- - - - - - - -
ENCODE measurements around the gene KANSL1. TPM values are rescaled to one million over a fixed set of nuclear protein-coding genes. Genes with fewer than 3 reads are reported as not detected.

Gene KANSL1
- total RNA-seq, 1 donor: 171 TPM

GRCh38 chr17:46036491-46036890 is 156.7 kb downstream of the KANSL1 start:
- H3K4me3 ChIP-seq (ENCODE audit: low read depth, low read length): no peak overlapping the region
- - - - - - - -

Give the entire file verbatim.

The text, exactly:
ENCODE measurements around the gene KANSL1. TPM values are rescaled to one million over a fixed set of nuclear protein-coding genes. Genes with fewer than 3 reads are reported as not detected.

Gene KANSL1
- total RNA-seq, 1 donor: 171 TPM

GRCh38 chr17:46036491-46036890 is 156.7 kb downstream of the KANSL1 start:
- H3K4me3 ChIP-seq (ENCODE audit: low read depth, low read length): no peak overlapping the region